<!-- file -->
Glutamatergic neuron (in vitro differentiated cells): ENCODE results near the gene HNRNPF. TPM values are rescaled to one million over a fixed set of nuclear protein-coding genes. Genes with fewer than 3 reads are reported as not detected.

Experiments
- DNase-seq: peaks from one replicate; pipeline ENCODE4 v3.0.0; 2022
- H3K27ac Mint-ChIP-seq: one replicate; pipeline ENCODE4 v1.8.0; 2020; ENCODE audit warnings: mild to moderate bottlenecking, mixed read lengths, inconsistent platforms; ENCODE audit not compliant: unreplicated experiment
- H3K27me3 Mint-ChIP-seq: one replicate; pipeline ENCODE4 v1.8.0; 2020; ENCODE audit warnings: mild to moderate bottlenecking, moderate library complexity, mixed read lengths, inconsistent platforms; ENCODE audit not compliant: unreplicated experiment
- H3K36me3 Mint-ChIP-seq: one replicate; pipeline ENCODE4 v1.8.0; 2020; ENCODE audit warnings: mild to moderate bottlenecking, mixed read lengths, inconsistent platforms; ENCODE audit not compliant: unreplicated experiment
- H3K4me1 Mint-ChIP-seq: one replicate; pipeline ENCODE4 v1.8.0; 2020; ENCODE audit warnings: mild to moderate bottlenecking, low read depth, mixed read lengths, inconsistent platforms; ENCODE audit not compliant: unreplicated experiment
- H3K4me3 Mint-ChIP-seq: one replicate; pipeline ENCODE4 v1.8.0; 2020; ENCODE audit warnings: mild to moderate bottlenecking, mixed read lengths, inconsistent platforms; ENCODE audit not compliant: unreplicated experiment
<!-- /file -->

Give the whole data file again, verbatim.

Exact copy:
Glutamatergic neuron (in vitro differentiated cells): ENCODE results near the gene HNRNPF. TPM values are rescaled to one million over a fixed set of nuclear protein-coding genes. Genes with fewer than 3 reads are reported as not detected.

Experiments
- DNase-seq: peaks from one replicate; pipeline ENCODE4 v3.0.0; 2022
- H3K27ac Mint-ChIP-seq: one replicate; pipeline ENCODE4 v1.8.0; 2020; ENCODE audit warnings: mild to moderate bottlenecking, mixed read lengths, inconsistent platforms; ENCODE audit not compliant: unreplicated experiment
- H3K27me3 Mint-ChIP-seq: one replicate; pipeline ENCODE4 v1.8.0; 2020; ENCODE audit warnings: mild to moderate bottlenecking, moderate library complexity, mixed read lengths, inconsistent platforms; ENCODE audit not compliant: unreplicated experiment
- H3K36me3 Mint-ChIP-seq: one replicate; pipeline ENCODE4 v1.8.0; 2020; ENCODE audit warnings: mild to moderate bottlenecking, mixed read lengths, inconsistent platforms; ENCODE audit not compliant: unreplicated experiment
- H3K4me1 Mint-ChIP-seq: one replicate; pipeline ENCODE4 v1.8.0; 2020; ENCODE audit warnings: mild to moderate bottlenecking, low read depth, mixed read lengths, inconsistent platforms; ENCODE audit not compliant: unreplicated experiment
- H3K4me3 Mint-ChIP-seq: one replicate; pipeline ENCODE4 v1.8.0; 2020; ENCODE audit warnings: mild to moderate bottlenecking, mixed read lengths, inconsistent platforms; ENCODE audit not compliant: unreplicated experiment